There's something innately satisfying about the act of propelling oneself down a calm river in a little boat, and getting a duck's eye view of the water. But did you know there's a variety of ways you can paddle, depending on the vessel you're in? Let's take a closer look at some of them.
Different strokes for different folks
Do you know the difference between J-stroke and sculling? Read on for our guide to paddling strokes for kayaks, canoes, rowing boats, punts and coracles.
By Abi Whyte
The staple stroke for paddling a Canadian canoe, this nifty technique helps keep the boat on a straight path, even when the canoe has a natural tendency to turn. The stroke is so named because it draws a ‘J' in the water. You place the paddle vertically in the water, pull it back, then rotate the paddle 90° with your grip hand (the hand at the top of the paddle), pushing it slightly outwards with the other hand, thus creating the tail of the J.
This movement provides the same propulsion as the J-stroke, but the paddle's blade stays submerged, making it a very quiet stroke: perfect for sneaking up on wildlife or spooking picnickers on the riverbank. It's also great in windy conditions, because steering is done throughout the stroke, and the paddle's blade, which has a large surface area, doesn't get buffeted around.
So how easy is it to row, row, row your boat gently down the stream? For those familiar with canoeing, rowing can be tricky as you're sat facing away from the direction you're going, plus you're using two paddles instead of one (don't ever call them paddles to a seasoned rower, though!). It's important to remember to feather your oars when they're out of the water (turn them so they're parallel with the surface of the water, to decrease wind resistance), and when you're pulling them through the water, keep the paddle just below the water's surface – not too deep, as they'll be difficult to pull. To turn, you simply use one oar.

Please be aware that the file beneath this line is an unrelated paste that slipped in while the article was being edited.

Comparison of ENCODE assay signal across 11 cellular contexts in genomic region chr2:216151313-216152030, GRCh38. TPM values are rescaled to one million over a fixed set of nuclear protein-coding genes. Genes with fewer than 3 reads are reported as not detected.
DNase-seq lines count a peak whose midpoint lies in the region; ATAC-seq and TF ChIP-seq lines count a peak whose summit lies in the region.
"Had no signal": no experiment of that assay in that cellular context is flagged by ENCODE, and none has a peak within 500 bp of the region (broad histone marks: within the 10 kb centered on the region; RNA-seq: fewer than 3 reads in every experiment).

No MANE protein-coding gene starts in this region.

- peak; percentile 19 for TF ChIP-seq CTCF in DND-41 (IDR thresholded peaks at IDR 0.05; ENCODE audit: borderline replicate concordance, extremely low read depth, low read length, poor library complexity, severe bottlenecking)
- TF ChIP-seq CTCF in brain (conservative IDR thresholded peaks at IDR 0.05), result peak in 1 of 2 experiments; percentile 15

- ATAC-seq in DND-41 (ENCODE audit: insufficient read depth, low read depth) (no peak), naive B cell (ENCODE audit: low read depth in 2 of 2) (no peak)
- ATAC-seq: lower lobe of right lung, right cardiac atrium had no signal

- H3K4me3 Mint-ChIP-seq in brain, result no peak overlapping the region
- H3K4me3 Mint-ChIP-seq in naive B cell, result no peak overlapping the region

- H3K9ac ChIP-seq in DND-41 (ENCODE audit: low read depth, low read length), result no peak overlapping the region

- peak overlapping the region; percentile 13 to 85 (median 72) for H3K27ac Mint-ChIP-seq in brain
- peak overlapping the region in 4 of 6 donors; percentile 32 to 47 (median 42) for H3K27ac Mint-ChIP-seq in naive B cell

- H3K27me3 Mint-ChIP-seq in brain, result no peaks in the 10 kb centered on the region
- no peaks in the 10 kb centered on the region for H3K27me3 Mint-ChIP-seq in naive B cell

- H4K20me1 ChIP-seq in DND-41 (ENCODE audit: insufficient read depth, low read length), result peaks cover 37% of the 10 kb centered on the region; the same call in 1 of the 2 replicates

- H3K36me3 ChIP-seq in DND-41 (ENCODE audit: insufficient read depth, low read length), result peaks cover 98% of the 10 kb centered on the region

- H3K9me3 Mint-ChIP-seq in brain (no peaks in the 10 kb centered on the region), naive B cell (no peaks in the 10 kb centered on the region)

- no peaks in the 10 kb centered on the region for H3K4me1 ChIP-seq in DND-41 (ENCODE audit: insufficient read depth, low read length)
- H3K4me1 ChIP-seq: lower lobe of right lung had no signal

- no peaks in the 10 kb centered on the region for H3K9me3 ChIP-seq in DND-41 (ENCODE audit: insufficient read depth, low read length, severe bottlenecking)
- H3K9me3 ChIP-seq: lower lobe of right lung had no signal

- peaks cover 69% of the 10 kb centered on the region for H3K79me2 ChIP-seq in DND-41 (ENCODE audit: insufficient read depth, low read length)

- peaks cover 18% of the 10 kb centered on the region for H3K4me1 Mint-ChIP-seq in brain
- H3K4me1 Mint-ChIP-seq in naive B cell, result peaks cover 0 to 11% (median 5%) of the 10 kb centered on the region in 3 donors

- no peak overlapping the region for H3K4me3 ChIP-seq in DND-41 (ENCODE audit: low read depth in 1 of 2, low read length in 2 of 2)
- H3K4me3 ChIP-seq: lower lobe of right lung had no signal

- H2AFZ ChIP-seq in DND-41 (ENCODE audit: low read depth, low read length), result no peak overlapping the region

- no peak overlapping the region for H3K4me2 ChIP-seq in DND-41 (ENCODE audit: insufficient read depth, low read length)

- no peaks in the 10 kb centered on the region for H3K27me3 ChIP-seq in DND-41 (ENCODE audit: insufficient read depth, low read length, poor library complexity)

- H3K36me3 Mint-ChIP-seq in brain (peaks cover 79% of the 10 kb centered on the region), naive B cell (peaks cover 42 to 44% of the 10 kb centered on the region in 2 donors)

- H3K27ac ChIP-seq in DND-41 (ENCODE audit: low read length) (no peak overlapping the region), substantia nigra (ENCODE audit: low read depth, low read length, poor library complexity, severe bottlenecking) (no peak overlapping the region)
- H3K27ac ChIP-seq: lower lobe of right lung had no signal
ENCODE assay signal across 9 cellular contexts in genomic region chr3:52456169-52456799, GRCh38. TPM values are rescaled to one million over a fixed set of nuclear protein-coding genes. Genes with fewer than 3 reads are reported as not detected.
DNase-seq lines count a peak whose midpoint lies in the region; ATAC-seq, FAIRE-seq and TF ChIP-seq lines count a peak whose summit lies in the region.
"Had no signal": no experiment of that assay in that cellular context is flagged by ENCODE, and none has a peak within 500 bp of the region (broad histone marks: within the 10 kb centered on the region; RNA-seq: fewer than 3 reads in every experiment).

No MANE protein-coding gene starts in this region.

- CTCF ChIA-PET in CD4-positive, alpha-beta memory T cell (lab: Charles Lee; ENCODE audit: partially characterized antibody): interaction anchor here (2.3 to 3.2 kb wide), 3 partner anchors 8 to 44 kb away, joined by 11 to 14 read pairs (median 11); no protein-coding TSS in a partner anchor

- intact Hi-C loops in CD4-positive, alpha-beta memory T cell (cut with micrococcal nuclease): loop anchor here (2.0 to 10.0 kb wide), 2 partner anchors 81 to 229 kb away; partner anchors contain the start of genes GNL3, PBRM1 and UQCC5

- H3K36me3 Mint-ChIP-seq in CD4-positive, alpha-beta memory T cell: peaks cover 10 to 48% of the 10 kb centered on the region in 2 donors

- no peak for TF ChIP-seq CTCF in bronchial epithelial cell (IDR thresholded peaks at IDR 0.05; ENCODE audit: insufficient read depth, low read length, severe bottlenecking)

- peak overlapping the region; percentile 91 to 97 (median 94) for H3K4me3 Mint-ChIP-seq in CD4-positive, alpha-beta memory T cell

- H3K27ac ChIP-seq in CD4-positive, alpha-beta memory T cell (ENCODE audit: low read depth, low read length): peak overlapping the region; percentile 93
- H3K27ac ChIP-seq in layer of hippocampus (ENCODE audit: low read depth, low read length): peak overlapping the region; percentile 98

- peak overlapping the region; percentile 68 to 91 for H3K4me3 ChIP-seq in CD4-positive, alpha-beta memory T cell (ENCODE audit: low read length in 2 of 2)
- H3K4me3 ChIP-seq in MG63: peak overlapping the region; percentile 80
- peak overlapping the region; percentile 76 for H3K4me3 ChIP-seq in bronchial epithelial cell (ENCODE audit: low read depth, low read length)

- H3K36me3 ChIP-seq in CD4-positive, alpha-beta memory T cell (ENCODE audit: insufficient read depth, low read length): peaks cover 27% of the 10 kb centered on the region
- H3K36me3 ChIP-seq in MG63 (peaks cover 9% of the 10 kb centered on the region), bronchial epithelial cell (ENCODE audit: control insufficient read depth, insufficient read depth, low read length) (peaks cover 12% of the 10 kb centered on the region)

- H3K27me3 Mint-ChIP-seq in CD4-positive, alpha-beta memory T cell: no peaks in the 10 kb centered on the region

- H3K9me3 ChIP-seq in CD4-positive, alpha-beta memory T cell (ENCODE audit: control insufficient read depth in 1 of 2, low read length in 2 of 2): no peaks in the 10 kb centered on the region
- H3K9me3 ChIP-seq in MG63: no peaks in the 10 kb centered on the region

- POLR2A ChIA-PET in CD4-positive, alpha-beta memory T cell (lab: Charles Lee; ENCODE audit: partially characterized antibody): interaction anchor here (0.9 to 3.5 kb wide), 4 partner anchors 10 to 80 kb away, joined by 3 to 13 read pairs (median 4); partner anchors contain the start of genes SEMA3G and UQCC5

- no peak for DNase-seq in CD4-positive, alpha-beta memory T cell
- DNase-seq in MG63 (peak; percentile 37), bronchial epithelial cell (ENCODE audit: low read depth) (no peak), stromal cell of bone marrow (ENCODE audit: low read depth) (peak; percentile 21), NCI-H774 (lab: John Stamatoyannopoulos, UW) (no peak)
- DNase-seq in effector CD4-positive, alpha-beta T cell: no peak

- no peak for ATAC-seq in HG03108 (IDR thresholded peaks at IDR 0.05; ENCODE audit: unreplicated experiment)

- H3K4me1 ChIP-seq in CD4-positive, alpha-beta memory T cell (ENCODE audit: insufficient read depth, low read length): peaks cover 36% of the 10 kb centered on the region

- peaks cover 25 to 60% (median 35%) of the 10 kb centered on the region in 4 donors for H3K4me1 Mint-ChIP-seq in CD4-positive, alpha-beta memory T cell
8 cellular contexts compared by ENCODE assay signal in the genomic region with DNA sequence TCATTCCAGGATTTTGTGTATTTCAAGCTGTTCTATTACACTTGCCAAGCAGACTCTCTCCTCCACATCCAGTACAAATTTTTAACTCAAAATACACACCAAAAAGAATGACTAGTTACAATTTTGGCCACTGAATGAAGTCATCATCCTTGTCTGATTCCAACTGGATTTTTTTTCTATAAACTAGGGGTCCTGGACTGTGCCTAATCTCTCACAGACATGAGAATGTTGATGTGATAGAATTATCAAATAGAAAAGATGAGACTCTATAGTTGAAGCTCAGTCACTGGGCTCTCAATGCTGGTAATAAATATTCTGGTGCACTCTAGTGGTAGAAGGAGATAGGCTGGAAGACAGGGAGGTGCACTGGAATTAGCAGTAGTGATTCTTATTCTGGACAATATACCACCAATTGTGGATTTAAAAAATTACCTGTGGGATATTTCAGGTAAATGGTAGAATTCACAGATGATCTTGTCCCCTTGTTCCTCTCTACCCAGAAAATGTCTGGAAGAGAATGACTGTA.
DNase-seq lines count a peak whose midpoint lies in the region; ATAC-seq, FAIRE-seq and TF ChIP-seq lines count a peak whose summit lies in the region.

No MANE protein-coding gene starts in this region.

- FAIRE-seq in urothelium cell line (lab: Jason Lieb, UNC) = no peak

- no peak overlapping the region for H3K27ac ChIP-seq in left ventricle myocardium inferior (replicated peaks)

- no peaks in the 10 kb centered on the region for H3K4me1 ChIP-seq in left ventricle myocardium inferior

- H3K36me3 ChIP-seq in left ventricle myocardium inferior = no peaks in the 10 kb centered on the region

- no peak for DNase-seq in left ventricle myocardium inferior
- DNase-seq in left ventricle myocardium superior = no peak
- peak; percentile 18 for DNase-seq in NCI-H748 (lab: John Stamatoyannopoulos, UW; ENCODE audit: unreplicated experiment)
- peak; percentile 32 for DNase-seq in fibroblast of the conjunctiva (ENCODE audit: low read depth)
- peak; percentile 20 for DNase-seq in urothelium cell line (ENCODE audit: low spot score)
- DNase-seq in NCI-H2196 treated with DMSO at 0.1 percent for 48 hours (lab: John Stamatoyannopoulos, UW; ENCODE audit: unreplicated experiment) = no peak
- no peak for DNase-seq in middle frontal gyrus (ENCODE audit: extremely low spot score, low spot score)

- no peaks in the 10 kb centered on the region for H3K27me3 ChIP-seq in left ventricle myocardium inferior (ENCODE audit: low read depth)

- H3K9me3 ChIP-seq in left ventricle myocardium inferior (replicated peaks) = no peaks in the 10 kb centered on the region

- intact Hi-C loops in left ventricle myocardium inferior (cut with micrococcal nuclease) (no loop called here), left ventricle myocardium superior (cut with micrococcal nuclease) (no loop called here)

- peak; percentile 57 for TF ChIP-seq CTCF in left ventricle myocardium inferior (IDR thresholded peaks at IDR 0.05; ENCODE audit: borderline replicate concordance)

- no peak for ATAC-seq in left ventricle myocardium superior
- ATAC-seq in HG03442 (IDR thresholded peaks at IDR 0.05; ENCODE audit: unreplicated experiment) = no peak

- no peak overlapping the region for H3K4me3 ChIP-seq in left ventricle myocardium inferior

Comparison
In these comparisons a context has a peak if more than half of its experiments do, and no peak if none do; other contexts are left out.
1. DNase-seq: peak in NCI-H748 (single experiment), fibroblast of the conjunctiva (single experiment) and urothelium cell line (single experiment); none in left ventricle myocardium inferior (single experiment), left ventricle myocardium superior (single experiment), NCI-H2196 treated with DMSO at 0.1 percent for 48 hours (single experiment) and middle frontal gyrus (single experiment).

This is the paddling technique for a coracle – a traditional fishing vessel made from willow, cow hide and tar. Coracles are notoriously challenging to manoeuvre, owing to their stout, round shape and lightness. However, once mastered, the figure-of-8 sculling movement at the front of the craft propels the coracle along fast-flowing streams and rivers in a lovely wiggling fashion. Sculling is also used by kayakers and canoeists to maneuver themselves alongside a mooring point or a fellow boater for that all-important river selfie.
Not so much paddling but sticking a 16ft pole into the water and pushing it against the river bed to propel you forwards on what looks like a long plank of wood. Punts – flat-bottomed, square-ended boats without a keel – were first used in medieval times for fishing, reed-cutting and transporting cargo on shallow waters, before ‘pleasure punting' began on the Thames around 1860. As well as for using the pole for propulsion, you also use it to steer the boat, applying it as a rudder.
Canoeing and kayaking on the Trust's waterways
Exploring our canals and rivers by canoe can help you get fit, closer to nature and allows you to experience our waterways from a totally new angle. Take a look at your guide to getting started.
Last Edited: 20 October 2022
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